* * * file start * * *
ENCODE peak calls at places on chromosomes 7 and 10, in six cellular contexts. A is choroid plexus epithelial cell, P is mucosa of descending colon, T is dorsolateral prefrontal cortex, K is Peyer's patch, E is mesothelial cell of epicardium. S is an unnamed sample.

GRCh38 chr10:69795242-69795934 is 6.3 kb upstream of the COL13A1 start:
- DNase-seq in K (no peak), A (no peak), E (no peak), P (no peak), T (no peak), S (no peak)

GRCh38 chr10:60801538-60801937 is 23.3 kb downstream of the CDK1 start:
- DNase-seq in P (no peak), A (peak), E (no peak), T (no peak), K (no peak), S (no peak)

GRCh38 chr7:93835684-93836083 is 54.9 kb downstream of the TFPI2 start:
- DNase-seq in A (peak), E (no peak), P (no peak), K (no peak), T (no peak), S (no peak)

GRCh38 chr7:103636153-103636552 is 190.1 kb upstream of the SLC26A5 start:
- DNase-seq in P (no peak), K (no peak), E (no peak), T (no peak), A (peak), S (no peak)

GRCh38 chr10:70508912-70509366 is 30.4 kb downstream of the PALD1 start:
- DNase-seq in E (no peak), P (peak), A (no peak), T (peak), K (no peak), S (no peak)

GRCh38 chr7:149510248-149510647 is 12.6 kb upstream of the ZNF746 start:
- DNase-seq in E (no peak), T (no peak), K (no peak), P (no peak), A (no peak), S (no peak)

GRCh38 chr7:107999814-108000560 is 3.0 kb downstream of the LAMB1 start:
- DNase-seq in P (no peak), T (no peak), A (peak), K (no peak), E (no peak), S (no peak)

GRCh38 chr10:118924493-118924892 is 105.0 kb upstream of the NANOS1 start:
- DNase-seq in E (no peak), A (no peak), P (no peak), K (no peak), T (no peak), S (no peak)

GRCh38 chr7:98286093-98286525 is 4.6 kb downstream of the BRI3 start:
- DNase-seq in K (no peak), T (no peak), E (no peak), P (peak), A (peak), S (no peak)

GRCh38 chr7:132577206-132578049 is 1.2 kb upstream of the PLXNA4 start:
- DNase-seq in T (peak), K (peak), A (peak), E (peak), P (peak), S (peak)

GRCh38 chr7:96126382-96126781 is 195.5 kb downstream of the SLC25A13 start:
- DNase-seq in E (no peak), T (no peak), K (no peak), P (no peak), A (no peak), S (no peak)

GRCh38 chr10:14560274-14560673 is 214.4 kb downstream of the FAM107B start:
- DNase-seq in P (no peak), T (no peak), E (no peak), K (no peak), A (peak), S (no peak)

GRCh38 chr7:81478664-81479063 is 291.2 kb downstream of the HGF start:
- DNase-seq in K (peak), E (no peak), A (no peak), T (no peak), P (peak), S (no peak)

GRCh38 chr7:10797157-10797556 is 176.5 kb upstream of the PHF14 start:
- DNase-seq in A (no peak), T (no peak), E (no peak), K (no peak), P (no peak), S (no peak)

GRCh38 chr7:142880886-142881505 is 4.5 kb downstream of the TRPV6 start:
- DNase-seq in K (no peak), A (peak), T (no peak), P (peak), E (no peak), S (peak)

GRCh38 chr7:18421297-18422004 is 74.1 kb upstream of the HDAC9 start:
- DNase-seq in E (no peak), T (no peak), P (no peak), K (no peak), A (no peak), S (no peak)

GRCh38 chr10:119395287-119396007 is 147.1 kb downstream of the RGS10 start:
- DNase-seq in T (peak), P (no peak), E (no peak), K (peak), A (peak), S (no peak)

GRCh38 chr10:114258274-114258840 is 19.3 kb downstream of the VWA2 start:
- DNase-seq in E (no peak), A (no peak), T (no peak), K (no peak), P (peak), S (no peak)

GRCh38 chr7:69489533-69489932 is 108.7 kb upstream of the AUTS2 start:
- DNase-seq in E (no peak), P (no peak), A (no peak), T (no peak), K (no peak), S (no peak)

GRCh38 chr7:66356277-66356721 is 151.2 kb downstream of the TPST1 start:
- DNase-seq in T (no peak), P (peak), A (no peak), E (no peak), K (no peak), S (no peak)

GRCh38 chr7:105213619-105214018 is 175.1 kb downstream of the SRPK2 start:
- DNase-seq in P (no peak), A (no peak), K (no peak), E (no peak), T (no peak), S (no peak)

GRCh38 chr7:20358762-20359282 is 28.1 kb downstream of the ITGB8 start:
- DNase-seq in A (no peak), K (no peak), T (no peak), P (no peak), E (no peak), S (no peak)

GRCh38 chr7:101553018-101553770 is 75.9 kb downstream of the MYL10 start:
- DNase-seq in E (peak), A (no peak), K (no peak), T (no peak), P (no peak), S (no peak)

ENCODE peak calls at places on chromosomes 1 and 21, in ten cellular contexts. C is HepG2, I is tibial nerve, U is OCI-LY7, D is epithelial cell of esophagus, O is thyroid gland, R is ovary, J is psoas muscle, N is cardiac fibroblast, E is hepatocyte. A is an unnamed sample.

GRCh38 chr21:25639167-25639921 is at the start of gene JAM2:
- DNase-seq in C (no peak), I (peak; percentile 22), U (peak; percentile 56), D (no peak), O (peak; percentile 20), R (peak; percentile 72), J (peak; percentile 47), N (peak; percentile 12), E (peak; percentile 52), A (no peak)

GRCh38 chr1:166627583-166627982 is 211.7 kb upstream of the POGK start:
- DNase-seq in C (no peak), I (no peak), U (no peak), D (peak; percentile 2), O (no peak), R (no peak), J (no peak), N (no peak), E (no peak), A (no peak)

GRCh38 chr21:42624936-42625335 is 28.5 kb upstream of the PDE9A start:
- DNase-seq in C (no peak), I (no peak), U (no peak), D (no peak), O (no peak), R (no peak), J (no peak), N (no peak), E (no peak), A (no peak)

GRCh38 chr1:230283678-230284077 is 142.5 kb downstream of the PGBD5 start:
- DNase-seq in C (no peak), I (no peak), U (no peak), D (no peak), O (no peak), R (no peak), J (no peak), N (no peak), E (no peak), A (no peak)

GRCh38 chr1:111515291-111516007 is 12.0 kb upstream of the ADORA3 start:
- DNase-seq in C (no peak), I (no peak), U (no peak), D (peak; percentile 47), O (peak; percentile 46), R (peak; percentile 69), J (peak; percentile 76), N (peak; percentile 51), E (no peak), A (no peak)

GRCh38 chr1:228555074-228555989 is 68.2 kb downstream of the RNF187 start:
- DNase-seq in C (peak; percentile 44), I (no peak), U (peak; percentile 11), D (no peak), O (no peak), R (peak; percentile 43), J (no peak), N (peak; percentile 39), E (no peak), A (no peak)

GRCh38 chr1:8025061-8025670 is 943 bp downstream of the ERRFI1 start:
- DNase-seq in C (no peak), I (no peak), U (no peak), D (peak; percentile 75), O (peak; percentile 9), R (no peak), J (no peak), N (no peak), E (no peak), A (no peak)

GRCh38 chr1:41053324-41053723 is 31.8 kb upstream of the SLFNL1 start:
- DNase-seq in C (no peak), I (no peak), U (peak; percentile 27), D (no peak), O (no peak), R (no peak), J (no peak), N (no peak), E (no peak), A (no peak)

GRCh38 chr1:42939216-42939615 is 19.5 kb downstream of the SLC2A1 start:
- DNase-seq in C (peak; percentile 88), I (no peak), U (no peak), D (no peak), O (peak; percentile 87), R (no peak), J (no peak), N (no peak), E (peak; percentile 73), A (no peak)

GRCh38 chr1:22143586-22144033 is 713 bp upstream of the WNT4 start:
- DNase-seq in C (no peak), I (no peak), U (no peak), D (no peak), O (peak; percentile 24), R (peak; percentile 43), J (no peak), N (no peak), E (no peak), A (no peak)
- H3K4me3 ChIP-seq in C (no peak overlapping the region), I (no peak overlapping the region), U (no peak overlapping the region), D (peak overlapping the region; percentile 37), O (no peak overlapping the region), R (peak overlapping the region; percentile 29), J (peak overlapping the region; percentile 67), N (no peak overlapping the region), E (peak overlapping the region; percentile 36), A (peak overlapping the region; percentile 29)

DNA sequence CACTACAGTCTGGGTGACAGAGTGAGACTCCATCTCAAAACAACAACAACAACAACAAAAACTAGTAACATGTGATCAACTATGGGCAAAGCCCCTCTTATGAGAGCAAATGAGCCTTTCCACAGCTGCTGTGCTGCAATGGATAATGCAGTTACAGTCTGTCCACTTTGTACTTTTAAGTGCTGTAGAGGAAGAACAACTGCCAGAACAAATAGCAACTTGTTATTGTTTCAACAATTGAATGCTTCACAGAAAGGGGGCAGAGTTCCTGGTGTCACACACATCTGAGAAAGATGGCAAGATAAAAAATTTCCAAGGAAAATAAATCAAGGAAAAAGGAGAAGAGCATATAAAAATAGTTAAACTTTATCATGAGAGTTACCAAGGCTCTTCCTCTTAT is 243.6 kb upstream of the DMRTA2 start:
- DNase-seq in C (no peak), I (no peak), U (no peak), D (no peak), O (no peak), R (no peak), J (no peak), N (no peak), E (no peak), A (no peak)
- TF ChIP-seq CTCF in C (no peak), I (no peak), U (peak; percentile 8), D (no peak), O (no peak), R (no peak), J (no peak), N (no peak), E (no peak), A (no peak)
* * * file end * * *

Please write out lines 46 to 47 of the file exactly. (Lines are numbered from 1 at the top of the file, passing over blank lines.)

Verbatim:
GRCh38 chr7:101553018-101553770 is 75.9 kb downstream of the MYL10 start:
- DNase-seq in E (peak), A (no peak), K (no peak), T (no peak), P (no peak), S (no peak)